The government does not yet know who was behind a cybersecurity incident that has shut down Australia’s second-largest port operator, and could affect freight in and out of the country for days.
DP World Australia — which operates ports in Melbourne, Sydney, Brisbane and Fremantle, and is responsible for 40 per cent of Australia’s maritime freight — closed after it began responding to a cybersecurity incident on Friday.
“The company, in collaboration with cybersecurity experts, has worked tirelessly, making significant progress in re-establishing landside freight operations at its ports,” DP World Australia said in a statement.
It said it was collaborating “working closely with government and private sector stakeholders to identify and retrieve sensitive inbound freight” and held some concerns over the possible leaking of the companies’ private data.
“A key line of inquiry in this ongoing investigation is the nature of data access and data theft. DP World Australia appreciates this development may cause concern for some stakeholders. DP World Australia is working hard to assess whether any personal information has been impacted and has taken proactive steps to engage the Office of the Australian Information Commissioner.”
It said its teams were “testing key systems crucial for the resumption of normal operations and regular freight movement” and it would provide a further update once testing was complete.
Home Affairs Minister Clare O’Neil took to X, formerly Twitter, to share a statement on the incident which she described as “serious and ongoing”.
She added that managing cyber incidents of this kind is incredibly complex and she’s working with all relevant stakeholders in an effort to protect Australia’s interests and “working to ensure our ports and transport networks keep working while DP World resolves the incident”.
“This incident is a reminder of the serious risk that cyber attacks pose to our country, and to vital infrastructure we all rely on,” Ms O’Neil said.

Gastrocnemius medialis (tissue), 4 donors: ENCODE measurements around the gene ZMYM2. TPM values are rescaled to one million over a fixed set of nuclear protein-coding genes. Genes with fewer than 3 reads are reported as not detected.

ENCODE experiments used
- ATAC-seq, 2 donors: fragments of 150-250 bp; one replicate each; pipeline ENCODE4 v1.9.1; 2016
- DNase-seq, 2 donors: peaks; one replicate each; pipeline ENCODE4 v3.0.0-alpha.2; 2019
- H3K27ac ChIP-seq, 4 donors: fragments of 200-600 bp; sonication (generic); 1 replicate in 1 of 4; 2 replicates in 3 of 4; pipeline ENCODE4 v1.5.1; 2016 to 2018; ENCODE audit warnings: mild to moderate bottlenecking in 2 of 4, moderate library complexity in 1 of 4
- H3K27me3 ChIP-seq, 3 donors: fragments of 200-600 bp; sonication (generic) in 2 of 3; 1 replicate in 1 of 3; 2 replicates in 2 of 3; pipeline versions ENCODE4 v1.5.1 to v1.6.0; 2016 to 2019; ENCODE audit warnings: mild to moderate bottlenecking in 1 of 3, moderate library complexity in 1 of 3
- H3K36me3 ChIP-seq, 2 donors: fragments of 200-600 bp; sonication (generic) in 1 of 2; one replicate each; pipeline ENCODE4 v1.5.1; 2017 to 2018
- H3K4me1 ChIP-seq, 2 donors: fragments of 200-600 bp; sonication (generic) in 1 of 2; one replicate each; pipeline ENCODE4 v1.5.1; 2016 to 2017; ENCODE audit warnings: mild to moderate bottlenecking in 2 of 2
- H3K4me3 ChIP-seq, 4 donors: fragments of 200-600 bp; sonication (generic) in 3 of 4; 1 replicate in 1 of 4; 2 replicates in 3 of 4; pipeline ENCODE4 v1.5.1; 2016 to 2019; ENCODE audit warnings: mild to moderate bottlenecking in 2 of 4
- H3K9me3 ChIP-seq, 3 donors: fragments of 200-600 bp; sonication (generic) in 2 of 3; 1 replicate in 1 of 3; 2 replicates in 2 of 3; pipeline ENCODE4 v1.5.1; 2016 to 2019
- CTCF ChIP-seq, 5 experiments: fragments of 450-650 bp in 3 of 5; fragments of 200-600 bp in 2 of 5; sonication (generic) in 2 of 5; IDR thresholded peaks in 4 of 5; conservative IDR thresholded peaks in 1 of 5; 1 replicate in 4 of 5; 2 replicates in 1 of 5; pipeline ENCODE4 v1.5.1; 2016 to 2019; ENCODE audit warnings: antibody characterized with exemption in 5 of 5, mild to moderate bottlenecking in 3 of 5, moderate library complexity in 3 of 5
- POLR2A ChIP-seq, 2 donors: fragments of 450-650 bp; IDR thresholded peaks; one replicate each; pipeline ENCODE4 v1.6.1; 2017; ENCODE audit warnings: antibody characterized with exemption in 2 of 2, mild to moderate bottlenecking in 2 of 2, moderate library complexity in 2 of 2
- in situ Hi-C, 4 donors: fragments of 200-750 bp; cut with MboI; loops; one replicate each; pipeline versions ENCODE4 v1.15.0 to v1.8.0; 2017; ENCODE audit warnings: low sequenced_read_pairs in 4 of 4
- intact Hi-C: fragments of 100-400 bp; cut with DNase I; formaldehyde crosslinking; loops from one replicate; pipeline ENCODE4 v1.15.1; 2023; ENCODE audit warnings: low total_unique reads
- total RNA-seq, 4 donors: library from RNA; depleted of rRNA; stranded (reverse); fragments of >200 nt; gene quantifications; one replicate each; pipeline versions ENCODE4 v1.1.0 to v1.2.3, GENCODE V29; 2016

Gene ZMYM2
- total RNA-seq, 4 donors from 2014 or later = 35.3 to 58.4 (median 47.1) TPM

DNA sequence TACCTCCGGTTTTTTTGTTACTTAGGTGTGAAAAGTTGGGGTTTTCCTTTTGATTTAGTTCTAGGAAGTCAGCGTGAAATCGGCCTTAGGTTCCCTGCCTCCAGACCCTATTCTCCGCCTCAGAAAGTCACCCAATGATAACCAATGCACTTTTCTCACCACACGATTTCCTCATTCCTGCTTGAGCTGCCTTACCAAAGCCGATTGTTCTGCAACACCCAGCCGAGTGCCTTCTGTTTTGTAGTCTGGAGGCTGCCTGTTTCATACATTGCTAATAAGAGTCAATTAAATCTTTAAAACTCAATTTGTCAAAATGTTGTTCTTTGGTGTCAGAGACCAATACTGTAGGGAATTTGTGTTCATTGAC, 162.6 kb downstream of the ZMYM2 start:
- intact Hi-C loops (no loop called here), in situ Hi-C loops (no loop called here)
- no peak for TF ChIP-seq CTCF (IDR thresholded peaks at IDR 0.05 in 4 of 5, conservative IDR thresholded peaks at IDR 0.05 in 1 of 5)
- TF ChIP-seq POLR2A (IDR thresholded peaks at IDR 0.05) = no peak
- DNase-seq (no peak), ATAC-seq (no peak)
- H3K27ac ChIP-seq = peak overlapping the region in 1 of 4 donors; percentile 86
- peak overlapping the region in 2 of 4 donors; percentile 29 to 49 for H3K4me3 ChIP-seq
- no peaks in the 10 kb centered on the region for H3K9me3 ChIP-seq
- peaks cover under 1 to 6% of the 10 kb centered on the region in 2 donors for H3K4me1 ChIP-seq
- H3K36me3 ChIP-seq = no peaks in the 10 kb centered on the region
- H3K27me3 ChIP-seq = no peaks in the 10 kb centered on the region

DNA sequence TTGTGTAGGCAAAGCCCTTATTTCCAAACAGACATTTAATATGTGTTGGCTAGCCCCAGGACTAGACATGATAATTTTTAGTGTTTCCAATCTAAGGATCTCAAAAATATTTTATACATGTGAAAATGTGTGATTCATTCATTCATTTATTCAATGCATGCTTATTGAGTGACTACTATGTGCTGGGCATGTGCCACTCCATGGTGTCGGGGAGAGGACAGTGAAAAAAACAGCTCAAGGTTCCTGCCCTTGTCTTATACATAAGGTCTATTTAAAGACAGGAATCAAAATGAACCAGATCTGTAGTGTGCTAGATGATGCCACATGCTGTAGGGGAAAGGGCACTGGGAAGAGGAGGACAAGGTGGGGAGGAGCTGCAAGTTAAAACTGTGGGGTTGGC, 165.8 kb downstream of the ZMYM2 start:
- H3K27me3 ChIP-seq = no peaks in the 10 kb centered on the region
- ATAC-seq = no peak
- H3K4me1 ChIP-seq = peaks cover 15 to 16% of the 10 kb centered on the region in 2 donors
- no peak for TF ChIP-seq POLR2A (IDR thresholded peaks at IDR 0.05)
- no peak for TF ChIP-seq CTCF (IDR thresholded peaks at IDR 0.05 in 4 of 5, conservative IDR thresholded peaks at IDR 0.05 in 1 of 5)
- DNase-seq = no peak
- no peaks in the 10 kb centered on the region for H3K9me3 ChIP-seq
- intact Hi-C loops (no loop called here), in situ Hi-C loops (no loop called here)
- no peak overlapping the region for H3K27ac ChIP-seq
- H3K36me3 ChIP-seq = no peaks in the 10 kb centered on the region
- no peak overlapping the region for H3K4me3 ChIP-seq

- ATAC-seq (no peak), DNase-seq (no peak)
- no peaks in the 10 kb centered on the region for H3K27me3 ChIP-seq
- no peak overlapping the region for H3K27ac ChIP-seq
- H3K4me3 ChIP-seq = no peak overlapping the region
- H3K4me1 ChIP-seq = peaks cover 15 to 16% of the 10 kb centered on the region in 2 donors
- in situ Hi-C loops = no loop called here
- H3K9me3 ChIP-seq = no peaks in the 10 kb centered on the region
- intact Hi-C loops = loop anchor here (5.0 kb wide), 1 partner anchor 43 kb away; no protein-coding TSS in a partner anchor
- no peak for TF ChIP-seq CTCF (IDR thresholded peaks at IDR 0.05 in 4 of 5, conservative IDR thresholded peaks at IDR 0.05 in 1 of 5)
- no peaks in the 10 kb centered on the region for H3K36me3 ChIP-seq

National Cyber Security Coordinator, Air Marshal Darren Goldie, with whom Ms O’Neil is working closely to resolve the issue, said the situation could take days to resolve, leading to significant freight delays.
He posted on social media site X on Sunday, saying the government was continuing to work with DP World Australia to resolve a “nationally significant cyber incident that has affected operations at a number of ports around the country”.
“DP World today advised the Australian Government that the time frame for interruptions to continue is likely to be a number of days, rather than weeks,” he said.
“While I understand there is interest in determining who may be responsible for the cyber incident, our primary focus at this time remains on resolving the incident and supporting DP World to restore their operations.”
Ports Australia released a statement on Sunday clarifying the close was only isolated to DP World terminals.
“Australia’s ports and other terminals remain operational. We understand the importance of accurate reporting in maintaining public confidence and preventing unnecessary concern,” it said in a statement.
The Australian Federal Police (AFP) said it was investigating the cybersecurity incident that forced port operators to suspend operations at ports in several states.
“We’ve commenced an investigation into the incident and we’re not commenting further as it’s an ongoing investigation,” an AFP spokesperson said.
The incident came days after Optus’ national outage caused chaos for Australians, though the company said the outage wasn’t related to cybersecurity.
Last month, the federal government released its first review into security risks faced by Australia’s critical infrastructure, including its telecommunications providers.
Deputy Prime Minister Richard Marles told Sky News on the weekend while he didn’t have the details of the attack, cybersecurity of Australia’s critical infrastructure had never been so important.
“The world that we are living in now is one where cybersecurity, in terms of our critical infrastructure, in fact, right through the private economy has never been more important,” he said.
“It is a huge focus for us in what we do in terms of, in many respects, our national defences through the Australian Signals Directorate (ASD), but also the way in which, with ASD, we work with the private sector economy to bolster the cybersecurity of the private sector and that really applies in the case of areas of critical infrastructure.
“I mean, incidents like this just highlight how dependent we are upon the cyber realm and telecommunications and how important it is that we have as robust an ecosystem as possible.”
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